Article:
That dang fence requirement
If you're a GSD owner who has a fence, you can't imagine life without one. A volunteer once stated, "Who the hell wouldn't want a fence?" I had to giggle in my response because it makes complete logical sense to us fence owners. The ease of opening your door to the wide world of freedom is never taken for granted. Watching your shepherd safely run without a tether provides a deep sense of satisfaction. There is little worry of anyone coming into contact with the dog, the dog making contact with another dog or stranger, and they get to enjoy their wild sense of wander.
Those who cannot have a fence due to HOA regulations, afford to install a fence, or simply don't want a fence, cannot understand why the rescue has a fence requirement. Oh, and what about the underground electronic fencing system? That is another topic in itself.
A few years back I received a lovely message from a woman who recently lost her 8-year old female shepherd. You see, she had been following the rescue since it begun back in 2011. She admitted she was not keen on my fencing requirement. Her and her husband owned over 5 acres of land and their home set back quite a distance from the main road. For 8 years, her shepherd roamed the land and always returned when called. You are starting to understand where this story is going, aren't you? She called her name. She never came back. Her sweet shepherd was killed by a passing motorist. She expressed that in all the years, she never imagined she would go off the property. Maybe she saw a cat, a squirrel, a...? She'll never know. This woman humbly thanked me for my diligence in asking for a fence. She told me to never cave in to pressure from those who don't have a fence.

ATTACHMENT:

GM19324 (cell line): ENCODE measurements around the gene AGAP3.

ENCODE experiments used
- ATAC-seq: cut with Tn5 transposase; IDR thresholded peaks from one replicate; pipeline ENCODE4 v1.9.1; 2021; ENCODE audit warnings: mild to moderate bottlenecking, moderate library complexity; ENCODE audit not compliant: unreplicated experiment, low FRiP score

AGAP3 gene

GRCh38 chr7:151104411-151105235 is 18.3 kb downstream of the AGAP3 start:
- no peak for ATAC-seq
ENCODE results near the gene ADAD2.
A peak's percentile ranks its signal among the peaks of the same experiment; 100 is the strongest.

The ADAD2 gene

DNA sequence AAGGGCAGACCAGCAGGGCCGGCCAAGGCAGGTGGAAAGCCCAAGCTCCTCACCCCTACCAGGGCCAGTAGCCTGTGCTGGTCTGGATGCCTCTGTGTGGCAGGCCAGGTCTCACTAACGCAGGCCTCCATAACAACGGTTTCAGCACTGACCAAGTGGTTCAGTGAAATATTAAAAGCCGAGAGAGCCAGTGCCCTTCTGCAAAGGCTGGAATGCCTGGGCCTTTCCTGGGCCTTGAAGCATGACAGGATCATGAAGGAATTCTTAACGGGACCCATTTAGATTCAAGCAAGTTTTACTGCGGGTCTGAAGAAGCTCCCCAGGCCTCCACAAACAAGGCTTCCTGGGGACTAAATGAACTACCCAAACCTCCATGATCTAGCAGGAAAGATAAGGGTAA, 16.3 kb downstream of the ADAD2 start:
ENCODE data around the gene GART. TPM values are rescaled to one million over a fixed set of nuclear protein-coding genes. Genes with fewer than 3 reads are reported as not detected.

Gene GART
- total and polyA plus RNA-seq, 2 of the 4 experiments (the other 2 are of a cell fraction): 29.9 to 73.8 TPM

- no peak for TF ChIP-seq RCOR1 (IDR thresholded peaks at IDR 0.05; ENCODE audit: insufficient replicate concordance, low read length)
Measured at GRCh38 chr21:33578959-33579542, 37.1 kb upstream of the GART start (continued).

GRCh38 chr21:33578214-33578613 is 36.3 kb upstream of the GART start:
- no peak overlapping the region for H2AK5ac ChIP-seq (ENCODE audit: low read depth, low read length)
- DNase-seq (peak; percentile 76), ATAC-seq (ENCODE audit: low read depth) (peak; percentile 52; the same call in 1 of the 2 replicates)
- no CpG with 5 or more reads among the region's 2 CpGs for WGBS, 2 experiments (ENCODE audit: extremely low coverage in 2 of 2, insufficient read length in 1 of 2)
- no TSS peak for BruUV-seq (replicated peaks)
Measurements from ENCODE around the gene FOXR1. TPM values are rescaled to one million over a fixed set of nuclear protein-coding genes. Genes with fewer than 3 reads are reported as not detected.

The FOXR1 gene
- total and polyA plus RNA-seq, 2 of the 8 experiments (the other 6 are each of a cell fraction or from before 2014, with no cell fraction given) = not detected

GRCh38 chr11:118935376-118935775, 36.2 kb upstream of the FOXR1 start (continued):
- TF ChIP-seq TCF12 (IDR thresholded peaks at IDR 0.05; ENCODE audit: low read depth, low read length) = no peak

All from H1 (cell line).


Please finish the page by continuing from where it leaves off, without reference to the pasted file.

I receive a lot of push back from those who don't have a fence. To ask me to forego this requirement is asking me to allow the shepherd to go to a home that is less safe than another. I normally get this type of response about not having a fence, "Oh, I'm not going to leave him/her out alone! I'll be out with it the whole time." I don't know about you, but I cannot run as fast as a German Shepherd...even being a runner for 26+ years. Ok, let's forget about the dog running off. What about the danger of strangers or other animals entering your vulnerable yard? There are so many irresponsible pet owners in this world that your chances of coming into contact with one is greater than you think. A wonderful family who adopted from the rescue experienced what no pet owner should ever endure. A neighbor's small-breed dog made it's way into their yard. They have wrought iron fencing around their entire backyard area. This dog was being "walked" by its owner who was just a short distance back from the small dog. The adopter's two GSDs were in their yard and killed the poor small dog.
I receive many phone calls that start like this,..."My dog bit the neighbor's kid but it wasn't my dog's fault." Folks, you cannot trust that your neighbor is going to care about the safety of your dog anymore than the next person. You must protect your GSD as he/she would you. Sadly, this is a world where you cannot depend on common sense of pedestrians, neighbors, or pet responsibility. There is no safer yard than one that is contained. With so many dogs that I rescue who were once strays, I don't want to take a risk. Too much care, love, and time have been dedicated toward the shepherds who were once lost. Underground fencing is another topic that will be addressed as it has it's pros and cons especially for the GSD breed. Have you ever seen a dog at the shelter with it's electronic collar still on?